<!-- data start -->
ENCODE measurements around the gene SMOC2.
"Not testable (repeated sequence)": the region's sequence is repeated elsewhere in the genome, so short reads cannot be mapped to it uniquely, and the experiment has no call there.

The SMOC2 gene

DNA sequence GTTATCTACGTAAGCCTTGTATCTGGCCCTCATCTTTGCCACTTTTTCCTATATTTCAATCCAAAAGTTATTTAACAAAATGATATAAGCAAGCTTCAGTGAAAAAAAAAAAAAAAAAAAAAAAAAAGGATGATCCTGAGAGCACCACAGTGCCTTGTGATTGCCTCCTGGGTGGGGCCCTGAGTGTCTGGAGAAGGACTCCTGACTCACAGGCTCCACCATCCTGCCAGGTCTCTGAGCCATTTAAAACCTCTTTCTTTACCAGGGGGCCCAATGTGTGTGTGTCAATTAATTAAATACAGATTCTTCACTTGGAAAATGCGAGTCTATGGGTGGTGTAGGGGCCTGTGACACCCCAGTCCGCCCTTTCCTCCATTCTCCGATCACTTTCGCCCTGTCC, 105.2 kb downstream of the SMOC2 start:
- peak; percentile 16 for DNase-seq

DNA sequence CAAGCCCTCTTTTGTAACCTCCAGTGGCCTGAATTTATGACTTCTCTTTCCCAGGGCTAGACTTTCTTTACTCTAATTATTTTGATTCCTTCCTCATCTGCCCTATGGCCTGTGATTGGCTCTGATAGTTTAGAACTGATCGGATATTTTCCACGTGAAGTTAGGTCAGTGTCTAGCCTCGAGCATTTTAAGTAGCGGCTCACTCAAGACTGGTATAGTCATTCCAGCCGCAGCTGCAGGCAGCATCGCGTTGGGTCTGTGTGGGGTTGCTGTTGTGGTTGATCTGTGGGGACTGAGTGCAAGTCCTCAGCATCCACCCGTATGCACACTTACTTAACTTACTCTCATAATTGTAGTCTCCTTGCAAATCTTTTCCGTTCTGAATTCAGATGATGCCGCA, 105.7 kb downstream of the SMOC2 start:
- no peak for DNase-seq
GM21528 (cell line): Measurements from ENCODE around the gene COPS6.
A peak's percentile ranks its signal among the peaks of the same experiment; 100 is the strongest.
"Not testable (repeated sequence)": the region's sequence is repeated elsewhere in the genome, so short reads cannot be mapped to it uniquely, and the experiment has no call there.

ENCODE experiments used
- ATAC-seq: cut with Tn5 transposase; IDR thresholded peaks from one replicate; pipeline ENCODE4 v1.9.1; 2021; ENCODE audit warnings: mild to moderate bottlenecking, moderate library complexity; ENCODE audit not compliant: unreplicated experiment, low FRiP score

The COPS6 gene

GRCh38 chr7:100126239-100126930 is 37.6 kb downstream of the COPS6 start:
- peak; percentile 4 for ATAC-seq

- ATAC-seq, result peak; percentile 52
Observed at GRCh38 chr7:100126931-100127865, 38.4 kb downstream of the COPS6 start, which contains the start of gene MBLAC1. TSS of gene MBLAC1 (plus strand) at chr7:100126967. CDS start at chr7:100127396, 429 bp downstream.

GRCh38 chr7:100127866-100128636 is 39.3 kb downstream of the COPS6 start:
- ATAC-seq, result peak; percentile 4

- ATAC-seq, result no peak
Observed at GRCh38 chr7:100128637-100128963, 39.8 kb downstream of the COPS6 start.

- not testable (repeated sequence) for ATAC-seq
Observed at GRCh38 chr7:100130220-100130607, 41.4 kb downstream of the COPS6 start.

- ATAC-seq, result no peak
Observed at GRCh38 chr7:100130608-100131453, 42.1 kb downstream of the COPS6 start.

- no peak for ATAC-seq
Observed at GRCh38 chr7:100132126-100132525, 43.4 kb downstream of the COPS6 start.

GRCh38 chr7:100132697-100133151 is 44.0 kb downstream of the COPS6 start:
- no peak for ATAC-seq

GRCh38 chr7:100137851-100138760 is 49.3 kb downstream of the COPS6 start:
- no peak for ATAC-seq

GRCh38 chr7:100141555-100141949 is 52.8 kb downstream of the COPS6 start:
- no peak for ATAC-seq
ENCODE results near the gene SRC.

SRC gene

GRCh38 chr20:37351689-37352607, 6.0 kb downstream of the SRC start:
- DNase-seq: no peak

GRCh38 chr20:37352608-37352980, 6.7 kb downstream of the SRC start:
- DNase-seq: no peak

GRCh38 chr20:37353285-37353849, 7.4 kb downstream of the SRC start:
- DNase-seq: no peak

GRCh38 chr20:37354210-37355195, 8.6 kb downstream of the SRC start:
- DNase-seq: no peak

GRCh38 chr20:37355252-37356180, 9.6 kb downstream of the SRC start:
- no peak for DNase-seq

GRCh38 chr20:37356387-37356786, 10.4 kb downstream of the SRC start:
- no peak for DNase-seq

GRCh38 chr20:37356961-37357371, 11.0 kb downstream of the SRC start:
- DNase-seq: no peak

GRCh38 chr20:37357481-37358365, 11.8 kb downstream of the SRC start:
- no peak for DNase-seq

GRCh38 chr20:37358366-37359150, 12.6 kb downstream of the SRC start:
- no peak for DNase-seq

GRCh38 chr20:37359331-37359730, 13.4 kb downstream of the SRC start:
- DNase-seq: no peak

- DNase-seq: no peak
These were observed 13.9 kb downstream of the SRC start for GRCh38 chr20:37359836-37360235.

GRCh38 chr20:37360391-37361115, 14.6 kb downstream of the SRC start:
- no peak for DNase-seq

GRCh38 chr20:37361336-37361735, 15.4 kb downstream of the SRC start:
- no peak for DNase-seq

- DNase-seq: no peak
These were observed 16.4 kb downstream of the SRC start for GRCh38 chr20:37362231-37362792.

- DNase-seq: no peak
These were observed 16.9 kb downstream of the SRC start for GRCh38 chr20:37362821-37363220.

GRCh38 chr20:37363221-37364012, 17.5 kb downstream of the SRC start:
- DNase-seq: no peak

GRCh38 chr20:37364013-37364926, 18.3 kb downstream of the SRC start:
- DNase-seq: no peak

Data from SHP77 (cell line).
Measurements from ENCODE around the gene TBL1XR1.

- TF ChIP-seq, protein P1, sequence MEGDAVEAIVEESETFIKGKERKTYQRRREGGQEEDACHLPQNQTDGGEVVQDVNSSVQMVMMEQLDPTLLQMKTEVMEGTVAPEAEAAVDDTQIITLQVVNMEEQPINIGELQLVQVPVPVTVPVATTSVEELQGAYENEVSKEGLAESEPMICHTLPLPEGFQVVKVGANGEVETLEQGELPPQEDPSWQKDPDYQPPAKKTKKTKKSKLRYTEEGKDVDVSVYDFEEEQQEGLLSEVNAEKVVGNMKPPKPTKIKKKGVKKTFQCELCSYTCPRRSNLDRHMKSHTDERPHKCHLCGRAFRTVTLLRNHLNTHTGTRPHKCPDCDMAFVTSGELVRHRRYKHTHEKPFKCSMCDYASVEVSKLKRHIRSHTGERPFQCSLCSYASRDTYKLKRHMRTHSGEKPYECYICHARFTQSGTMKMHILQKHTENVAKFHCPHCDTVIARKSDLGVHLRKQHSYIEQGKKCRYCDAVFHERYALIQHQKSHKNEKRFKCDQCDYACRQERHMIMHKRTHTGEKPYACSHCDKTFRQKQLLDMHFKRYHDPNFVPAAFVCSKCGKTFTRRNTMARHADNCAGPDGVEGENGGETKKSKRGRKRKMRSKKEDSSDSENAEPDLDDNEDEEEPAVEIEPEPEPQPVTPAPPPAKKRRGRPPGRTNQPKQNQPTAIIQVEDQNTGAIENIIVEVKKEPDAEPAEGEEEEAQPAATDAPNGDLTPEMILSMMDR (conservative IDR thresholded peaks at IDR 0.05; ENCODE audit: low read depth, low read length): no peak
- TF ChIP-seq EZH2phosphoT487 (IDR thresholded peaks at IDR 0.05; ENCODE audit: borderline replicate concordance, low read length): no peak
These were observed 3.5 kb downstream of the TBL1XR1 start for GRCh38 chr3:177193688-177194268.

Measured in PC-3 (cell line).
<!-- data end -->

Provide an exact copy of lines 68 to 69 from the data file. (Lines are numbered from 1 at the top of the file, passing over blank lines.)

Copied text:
GRCh38 chr20:37364013-37364926, 18.3 kb downstream of the SRC start:
- DNase-seq: no peak